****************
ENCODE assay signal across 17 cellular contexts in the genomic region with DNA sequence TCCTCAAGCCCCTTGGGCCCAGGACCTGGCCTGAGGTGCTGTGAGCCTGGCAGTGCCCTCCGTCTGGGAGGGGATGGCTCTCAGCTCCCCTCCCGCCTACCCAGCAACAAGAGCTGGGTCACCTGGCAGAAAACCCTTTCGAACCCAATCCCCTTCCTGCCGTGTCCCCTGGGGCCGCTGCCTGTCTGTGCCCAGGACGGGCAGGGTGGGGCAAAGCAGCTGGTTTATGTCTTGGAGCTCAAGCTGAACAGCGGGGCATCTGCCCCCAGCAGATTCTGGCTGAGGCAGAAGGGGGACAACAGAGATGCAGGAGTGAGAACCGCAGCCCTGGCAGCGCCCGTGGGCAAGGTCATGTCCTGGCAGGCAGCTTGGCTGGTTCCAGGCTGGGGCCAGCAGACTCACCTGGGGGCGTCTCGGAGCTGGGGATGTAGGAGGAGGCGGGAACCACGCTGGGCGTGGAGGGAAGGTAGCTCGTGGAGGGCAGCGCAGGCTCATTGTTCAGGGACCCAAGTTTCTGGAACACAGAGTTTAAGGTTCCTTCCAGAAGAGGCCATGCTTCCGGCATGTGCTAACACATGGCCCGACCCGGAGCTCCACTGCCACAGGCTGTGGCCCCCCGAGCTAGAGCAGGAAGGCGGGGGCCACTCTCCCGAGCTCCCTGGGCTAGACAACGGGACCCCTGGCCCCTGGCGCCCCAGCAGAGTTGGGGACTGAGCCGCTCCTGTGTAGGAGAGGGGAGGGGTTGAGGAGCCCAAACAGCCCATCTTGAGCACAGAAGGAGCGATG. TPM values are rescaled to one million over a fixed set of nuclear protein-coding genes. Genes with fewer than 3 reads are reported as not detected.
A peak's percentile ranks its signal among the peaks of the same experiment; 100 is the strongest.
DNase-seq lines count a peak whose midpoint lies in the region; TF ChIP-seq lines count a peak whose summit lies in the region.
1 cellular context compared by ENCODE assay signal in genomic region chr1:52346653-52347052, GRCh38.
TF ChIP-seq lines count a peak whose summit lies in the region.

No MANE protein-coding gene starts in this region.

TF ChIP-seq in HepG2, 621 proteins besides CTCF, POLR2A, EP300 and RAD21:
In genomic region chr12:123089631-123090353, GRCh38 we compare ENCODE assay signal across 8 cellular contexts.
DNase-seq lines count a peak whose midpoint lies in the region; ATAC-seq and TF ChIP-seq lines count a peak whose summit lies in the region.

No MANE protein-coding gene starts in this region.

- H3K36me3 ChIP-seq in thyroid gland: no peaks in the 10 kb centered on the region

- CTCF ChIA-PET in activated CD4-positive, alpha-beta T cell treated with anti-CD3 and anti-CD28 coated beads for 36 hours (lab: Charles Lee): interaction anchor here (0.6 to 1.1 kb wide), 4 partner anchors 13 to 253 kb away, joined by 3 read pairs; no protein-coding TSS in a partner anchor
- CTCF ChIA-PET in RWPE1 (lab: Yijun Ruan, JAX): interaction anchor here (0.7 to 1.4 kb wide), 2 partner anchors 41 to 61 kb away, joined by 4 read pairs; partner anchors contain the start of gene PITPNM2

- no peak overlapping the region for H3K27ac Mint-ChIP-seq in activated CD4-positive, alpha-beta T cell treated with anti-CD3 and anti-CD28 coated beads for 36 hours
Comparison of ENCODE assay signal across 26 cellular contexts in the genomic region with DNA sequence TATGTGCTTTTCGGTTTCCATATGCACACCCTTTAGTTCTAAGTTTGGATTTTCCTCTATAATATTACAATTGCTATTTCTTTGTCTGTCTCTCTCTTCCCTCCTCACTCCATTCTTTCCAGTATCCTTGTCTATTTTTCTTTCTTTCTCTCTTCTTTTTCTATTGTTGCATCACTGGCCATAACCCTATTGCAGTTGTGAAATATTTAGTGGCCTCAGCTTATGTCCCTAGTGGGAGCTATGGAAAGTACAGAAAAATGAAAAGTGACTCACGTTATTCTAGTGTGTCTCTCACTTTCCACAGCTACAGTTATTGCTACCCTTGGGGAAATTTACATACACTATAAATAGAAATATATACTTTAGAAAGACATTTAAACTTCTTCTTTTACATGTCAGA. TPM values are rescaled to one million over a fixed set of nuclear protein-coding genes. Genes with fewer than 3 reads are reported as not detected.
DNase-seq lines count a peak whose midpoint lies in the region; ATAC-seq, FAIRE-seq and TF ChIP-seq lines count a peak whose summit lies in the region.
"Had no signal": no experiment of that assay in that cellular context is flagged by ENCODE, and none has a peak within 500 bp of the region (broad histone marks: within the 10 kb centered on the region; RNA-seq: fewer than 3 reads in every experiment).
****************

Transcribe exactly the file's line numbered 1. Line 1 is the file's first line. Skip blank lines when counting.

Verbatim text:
ENCODE assay signal across 17 cellular contexts in the genomic region with DNA sequence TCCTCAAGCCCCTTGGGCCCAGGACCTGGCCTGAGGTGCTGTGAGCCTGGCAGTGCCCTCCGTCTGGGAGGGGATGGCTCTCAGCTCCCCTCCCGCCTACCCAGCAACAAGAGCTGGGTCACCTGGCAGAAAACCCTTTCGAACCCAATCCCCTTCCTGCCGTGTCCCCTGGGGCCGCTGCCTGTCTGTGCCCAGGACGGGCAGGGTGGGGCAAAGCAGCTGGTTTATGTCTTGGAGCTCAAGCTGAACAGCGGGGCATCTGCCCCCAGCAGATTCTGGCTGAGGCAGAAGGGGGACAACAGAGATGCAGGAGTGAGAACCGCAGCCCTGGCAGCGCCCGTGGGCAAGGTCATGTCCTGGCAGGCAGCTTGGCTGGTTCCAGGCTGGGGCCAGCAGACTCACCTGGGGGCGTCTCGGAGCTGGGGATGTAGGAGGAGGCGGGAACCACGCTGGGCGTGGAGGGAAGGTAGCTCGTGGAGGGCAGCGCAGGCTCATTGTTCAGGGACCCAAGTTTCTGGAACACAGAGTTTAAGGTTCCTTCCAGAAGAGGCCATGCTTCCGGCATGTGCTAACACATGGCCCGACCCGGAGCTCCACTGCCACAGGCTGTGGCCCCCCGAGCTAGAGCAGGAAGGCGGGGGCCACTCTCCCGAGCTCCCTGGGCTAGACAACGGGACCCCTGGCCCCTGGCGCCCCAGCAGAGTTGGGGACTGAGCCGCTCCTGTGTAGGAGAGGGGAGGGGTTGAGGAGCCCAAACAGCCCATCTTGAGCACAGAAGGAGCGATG. TPM values are rescaled to one million over a fixed set of nuclear protein-coding genes. Genes with fewer than 3 reads are reported as not detected.